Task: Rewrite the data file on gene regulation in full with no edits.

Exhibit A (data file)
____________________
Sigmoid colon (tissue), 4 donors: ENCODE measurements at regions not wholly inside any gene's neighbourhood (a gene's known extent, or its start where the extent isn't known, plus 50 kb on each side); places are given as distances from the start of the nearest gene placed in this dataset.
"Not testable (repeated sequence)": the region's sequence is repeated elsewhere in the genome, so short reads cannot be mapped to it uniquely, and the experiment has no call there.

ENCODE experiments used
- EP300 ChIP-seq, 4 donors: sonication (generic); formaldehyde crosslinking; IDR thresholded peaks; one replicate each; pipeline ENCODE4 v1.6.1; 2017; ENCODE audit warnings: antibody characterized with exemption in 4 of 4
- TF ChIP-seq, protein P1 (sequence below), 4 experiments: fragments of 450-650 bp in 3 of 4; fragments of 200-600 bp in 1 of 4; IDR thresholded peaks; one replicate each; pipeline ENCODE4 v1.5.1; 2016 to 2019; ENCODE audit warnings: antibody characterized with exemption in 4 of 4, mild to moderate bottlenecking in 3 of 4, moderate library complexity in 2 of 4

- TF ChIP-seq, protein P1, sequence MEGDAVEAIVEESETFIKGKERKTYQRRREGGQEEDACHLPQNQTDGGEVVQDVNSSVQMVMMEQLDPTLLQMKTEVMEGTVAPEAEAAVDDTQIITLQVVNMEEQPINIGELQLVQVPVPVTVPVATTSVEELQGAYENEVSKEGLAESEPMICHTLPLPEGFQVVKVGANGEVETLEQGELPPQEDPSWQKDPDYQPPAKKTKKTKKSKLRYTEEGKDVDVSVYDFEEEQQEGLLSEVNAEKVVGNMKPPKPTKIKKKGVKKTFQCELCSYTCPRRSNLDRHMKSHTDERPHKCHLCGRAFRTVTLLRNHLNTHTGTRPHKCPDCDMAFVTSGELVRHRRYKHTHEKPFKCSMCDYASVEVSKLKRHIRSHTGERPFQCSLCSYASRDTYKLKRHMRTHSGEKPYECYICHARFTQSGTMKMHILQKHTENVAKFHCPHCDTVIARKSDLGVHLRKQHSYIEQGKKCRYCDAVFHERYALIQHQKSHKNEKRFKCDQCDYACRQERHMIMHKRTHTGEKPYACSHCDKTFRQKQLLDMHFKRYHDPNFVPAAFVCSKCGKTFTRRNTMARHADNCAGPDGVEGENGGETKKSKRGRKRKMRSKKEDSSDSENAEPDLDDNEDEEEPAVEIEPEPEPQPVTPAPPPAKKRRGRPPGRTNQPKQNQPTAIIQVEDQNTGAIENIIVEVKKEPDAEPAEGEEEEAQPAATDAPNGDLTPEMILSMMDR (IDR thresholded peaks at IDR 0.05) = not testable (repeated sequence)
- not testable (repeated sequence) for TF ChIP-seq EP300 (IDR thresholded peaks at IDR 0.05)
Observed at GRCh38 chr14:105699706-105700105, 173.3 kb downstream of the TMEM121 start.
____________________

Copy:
Sigmoid colon (tissue), 4 donors: ENCODE measurements at regions not wholly inside any gene's neighbourhood (a gene's known extent, or its start where the extent isn't known, plus 50 kb on each side); places are given as distances from the start of the nearest gene placed in this dataset.
"Not testable (repeated sequence)": the region's sequence is repeated elsewhere in the genome, so short reads cannot be mapped to it uniquely, and the experiment has no call there.

ENCODE experiments used
- EP300 ChIP-seq, 4 donors: sonication (generic); formaldehyde crosslinking; IDR thresholded peaks; one replicate each; pipeline ENCODE4 v1.6.1; 2017; ENCODE audit warnings: antibody characterized with exemption in 4 of 4
- TF ChIP-seq, protein P1 (sequence below), 4 experiments: fragments of 450-650 bp in 3 of 4; fragments of 200-600 bp in 1 of 4; IDR thresholded peaks; one replicate each; pipeline ENCODE4 v1.5.1; 2016 to 2019; ENCODE audit warnings: antibody characterized with exemption in 4 of 4, mild to moderate bottlenecking in 3 of 4, moderate library complexity in 2 of 4

- TF ChIP-seq, protein P1, sequence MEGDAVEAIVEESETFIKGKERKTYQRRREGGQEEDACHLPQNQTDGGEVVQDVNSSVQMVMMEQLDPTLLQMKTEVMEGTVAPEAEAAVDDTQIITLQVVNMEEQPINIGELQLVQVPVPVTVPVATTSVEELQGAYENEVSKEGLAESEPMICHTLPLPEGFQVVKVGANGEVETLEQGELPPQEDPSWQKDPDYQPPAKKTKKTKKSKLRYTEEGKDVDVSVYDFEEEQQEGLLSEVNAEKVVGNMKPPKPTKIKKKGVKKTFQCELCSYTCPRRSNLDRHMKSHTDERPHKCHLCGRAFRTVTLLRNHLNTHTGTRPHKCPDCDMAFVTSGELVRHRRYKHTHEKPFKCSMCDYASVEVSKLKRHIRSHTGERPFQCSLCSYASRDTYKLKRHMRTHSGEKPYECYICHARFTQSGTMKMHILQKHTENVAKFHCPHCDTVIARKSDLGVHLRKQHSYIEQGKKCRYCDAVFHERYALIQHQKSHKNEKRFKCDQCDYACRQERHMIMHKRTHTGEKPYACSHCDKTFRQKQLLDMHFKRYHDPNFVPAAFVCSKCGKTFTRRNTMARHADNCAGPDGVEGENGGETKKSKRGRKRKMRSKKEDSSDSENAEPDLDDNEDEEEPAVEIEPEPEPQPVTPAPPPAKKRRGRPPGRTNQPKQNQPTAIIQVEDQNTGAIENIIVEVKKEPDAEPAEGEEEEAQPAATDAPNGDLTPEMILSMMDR (IDR thresholded peaks at IDR 0.05) = not testable (repeated sequence)
- not testable (repeated sequence) for TF ChIP-seq EP300 (IDR thresholded peaks at IDR 0.05)
Observed at GRCh38 chr14:105699706-105700105, 173.3 kb downstream of the TMEM121 start.